Christine Shaw: That’s right. Language is super important. I remember my daughter, she was struggling with substance use disorder and this can relate to the workplace too, and I always would try to give her so much advice and it never seemed to work. She would always get angry or one time I remember saying, “Oh, a lot of people experience that, that anxiety,” and all that meant to her was that, oh, hers didn’t matter. I was like blowing it off because other people experience it. That definitely wasn’t my meaning.
I decided that I was going to, when she was telling me all these conflicts and things, that things that were going on with her and sort of almost wanting me to solve it, I would empathize with her. That’s what people really want. They want empathy, but also just understanding.
“I understand, that sounds so challenging what you’re going through” and this again, like I said, could be at the workplace, like really listening to someone, really people just want to be heard. Empathizing saying, “I understand. That sounds like it was really challenging or very frustrating for you.” Then saying, “What do you think you’re going to do about that?”
I’ll tell you, that sentence worked like a charm. She didn’t expect me to do that. She expected me to try to solve it and give her all these things to do. “What do you think you’re going to do about it?” Then you continue with a dialogue. She might be like pondering, “I’m not sure what to do or here’s what I thought I would do, what do you think?” Then you can get into more of a back-and-forth dialogue. To really first say, “What has worked for you in the past to solve this problem? What has worked?” and then you can brainstorm and work together.
Dr. Marie Gould Harper: By you providing that example, I was thinking, “Yes, the true definition of coaching, when you allow the person to be responsible for their solutions, you just navigate the process.”
Christine Shaw: Yes. That’s so great. Solutions are what we are looking for. A lot of people want to focus on the problem and there’s no solving anything when we’re focusing solely on the problem. Like yes, we have to know what the problem is, but now, okay, based on this, what are some steps we can take? What is the solution going to be? I have a practice for today if we have some time, we could do it.
Dr. Marie Gould Harper: Okay. Yeah. I think we have time for one practice.
Christine Shaw: It’s really about creating this environment, so that’s kind of what we’re talking about, the inner environment. What does the inner environment look like? You mentioned it and we’ve been talking about it throughout this whole series of some inner stillness, inner quiet. How can we cultivate that?
A lot of people it’s difficult for them to sit quietly because they just really say, “I just cannot turn off this mind,” but if they have some sound like the sound bath or if they have some guided visualization, that’s helpful. Then they can be like, “All right, I have something to focus on.” The thing they’re going to focus on is creating that inner stillness.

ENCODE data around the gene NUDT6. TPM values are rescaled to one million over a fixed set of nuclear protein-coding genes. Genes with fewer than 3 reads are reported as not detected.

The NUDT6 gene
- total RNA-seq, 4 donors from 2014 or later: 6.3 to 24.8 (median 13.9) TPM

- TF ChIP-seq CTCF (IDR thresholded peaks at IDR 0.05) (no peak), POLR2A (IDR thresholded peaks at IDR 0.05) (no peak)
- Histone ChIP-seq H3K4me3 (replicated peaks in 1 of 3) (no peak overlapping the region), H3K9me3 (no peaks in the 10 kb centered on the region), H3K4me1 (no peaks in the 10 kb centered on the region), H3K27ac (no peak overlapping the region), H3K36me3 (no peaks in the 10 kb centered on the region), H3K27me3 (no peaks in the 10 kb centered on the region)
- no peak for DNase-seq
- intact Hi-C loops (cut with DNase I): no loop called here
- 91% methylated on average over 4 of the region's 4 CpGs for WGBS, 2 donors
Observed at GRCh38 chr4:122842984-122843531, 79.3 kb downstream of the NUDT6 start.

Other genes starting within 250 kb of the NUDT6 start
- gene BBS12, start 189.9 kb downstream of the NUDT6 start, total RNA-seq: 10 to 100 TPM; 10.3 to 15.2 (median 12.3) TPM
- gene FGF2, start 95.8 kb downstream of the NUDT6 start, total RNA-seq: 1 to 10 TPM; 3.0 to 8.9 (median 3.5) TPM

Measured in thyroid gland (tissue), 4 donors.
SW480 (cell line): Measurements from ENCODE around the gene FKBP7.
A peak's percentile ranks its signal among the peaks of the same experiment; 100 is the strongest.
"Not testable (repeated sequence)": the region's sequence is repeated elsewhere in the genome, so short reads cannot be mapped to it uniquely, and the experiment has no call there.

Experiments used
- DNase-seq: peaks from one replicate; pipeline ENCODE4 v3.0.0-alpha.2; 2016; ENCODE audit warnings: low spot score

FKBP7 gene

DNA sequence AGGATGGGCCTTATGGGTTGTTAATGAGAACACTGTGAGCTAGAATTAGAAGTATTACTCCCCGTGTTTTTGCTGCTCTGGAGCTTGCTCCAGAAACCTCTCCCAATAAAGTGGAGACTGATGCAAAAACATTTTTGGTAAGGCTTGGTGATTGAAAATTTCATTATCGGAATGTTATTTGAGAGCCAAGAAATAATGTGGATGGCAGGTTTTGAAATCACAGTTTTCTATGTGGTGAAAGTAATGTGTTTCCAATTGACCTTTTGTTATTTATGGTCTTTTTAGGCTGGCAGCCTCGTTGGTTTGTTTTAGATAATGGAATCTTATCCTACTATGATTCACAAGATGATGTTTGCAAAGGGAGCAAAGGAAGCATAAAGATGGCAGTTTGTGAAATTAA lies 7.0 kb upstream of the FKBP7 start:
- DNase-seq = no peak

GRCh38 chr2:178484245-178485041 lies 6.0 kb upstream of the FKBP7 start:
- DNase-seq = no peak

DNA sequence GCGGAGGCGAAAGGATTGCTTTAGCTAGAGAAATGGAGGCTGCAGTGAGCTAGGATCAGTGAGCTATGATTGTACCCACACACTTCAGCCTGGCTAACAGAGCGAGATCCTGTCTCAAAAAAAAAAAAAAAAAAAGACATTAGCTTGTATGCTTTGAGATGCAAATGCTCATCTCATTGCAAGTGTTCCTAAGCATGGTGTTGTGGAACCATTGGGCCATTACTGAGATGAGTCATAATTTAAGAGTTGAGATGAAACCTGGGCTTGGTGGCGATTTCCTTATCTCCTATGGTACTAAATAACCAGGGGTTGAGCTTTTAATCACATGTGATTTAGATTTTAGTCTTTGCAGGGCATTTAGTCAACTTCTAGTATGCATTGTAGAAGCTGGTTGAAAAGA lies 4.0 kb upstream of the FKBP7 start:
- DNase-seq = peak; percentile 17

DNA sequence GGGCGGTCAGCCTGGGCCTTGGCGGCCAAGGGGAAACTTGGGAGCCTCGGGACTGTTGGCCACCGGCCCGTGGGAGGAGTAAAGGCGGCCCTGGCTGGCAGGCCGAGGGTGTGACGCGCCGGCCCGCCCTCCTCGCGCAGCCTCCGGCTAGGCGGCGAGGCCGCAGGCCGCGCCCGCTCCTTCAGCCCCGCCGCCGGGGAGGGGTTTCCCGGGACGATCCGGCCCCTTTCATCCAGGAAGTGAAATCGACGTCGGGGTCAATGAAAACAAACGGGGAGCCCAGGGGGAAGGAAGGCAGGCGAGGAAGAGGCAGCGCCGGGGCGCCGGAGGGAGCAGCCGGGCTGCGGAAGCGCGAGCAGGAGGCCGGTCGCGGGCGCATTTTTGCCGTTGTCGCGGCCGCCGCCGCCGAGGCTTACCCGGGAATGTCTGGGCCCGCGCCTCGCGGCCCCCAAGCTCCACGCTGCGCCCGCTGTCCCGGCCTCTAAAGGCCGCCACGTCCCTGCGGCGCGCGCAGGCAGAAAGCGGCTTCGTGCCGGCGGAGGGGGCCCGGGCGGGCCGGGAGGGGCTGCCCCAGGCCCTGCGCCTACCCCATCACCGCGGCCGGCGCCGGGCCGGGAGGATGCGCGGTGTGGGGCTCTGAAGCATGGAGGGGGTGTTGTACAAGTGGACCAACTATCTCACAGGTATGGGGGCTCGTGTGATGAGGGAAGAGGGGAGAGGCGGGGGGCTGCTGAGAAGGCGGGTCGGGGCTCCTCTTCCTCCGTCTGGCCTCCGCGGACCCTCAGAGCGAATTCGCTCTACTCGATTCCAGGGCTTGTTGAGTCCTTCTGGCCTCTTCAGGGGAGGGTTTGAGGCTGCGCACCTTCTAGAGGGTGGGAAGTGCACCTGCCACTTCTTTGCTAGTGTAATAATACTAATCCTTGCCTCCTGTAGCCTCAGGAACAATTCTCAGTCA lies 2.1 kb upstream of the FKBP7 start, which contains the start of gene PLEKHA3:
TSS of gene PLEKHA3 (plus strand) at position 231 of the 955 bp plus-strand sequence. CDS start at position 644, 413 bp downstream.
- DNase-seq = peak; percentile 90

I’m going to take us through a little visualization to help to create inner stillness. Now, this is a nature visualization, and you could do any sort on your own or find lots of recordings that are out there. I really like Insight Timer. It’s a great place to go, an app that has lots of good guided meditations and trainings and all sorts of stuff on there.
I’m going to take you through this little nature visualization. Find a place right now to really sit comfortably or you can lie down and let’s just start with a focus on the breath. Be really still in your body and begin to notice using your introception this breath coming in and going out. Just coming in and going out. Take a long, slow, deep breath in and a long, slow, full, relaxing, exhale breath out.
Now, we’re going to imagine that you’re outside on a warm summer or even a fall day, and you’re going to go for a walk to a nearby beach that’s by a lake or an ocean. You’re going to begin on a trail that takes you through the woods. You’re at the edge of the trail and the trail actually has a little sand on it and leaves and you look up and see the canopy of trees above you. Then further above that is the nice blue sky with some puffy white clouds. You just take that whole visual in and then a nice, cool breeze comes and you can hear it through the trees.
As you walk, you look down and see a few leaves scattered on the ground on top of the sand. It’s a nice cushiony walk through the woods. You can hear birds, you can hear sounds far off in the distance like the ocean or the lake sound. As you walk through the woods, you start to see that it’s traveling, you’re traveling uphill. As you go uphill, it’s opening up a little and there are still trees just scattered around, but as it opens up, you’re going up and up to more sand and the sand is warm and welcoming. You can see that it looks soft and you bend down to feel the sand. Sure enough, it is very soft going through your hands.
Then you keep walking along, just really taking long breaths and enjoying every breath, every moment, all the sights that you see around you. And now you’re up higher, so you’re seeing out all around to these sand dunes and it starts to become sand as far as you can see as you walk along on the sand dunes, they dip down and back up and you marvel at these shapes that the sand is creating. As you walk some more, you can see out over the edge of the sand dunes and way down, there’s this beautiful lake or ocean, you can choose.
You decide that you’re going to go down the sand dunes, but right now you’re way up high and you can see as far as the eye can see out to the water, some little boats are sailing on the water and birds flying in the sky and you decide you’re going to run down the sand dune to the water. You’re running and running and running. The sensation of the wind blowing in your hair is creating such calm and peace and joy within.
You get to the bottom and here’s the water, spread out as far as you can see, and scattered along the beach are little rocks. These rocks are so colorful and beautiful that you bend down to take a closer look. They’re all different shades and colors and shapes and you pick a few up to examine and put in your pocket.